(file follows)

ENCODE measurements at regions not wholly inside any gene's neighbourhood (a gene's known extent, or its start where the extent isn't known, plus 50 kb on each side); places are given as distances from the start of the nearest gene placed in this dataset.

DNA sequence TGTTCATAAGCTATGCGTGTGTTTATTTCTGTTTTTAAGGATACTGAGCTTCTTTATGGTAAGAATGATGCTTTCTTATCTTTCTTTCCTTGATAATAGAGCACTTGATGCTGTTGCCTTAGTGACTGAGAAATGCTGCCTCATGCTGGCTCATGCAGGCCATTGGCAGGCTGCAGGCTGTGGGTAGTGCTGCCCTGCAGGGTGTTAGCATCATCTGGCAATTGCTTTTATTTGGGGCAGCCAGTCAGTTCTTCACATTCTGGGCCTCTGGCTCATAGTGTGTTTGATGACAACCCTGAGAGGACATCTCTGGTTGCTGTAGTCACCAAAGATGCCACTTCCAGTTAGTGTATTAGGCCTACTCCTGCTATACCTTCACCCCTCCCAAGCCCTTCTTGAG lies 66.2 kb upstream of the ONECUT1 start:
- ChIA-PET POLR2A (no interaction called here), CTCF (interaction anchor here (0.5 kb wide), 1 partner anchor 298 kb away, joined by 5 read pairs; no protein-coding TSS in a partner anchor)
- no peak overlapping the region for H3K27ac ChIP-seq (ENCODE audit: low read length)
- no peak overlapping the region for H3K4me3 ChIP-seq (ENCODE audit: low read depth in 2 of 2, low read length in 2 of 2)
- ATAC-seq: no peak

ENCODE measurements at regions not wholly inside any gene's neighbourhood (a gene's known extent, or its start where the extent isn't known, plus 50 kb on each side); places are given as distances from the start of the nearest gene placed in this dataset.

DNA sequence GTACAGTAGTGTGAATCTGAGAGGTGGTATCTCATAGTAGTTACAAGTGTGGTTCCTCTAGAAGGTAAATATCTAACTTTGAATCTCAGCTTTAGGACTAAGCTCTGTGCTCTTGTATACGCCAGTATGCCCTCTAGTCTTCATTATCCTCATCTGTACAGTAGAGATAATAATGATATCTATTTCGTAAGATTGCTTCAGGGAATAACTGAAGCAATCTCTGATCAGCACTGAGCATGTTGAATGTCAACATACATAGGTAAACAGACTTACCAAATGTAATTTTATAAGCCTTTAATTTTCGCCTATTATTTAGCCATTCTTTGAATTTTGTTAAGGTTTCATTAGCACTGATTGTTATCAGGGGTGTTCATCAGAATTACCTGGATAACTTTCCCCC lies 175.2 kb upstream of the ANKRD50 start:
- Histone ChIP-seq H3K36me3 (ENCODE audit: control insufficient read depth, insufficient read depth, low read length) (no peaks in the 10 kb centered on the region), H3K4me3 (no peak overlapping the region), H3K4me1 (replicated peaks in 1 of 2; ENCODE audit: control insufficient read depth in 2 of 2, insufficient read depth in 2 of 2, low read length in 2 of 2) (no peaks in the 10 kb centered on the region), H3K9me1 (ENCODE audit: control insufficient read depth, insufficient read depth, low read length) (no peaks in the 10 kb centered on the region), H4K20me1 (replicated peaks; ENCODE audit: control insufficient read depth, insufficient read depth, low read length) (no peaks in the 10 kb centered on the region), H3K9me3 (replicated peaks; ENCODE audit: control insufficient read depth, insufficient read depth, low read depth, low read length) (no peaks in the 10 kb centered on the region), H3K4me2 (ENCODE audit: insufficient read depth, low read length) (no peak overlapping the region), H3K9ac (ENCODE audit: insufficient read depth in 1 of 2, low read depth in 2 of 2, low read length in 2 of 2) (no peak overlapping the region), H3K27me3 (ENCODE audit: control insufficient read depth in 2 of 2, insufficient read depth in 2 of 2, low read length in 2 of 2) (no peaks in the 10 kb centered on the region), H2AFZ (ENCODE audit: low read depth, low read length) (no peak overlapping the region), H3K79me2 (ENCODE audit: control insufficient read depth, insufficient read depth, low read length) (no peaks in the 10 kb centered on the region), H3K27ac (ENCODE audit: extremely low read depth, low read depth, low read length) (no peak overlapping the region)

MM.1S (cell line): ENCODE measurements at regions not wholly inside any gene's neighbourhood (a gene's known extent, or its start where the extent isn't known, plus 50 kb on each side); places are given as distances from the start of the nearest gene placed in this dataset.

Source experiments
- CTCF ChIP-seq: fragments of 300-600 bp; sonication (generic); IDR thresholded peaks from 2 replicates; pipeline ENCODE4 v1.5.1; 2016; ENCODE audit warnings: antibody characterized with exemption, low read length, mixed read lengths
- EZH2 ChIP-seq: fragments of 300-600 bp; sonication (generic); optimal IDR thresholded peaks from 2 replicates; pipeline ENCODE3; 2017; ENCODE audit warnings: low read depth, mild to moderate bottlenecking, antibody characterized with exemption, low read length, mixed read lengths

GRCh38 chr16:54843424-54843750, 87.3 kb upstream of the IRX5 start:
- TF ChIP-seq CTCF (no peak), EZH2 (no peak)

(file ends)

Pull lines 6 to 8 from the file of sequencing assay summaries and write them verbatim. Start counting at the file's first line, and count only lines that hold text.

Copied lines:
- ATAC-seq: no peak

ENCODE measurements at regions not wholly inside any gene's neighbourhood (a gene's known extent, or its start where the extent isn't known, plus 50 kb on each side); places are given as distances from the start of the nearest gene placed in this dataset.

DNA sequence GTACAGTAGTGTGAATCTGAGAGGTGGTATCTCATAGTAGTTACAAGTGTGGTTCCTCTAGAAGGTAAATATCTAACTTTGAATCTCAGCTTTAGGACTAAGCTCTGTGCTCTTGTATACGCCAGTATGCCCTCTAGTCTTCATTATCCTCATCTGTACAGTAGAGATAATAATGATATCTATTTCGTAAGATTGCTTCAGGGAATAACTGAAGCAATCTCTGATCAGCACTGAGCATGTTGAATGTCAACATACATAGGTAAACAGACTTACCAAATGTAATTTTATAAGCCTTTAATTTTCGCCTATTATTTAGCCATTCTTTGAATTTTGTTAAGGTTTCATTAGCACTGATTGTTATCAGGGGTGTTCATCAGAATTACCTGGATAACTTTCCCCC lies 175.2 kb upstream of the ANKRD50 start: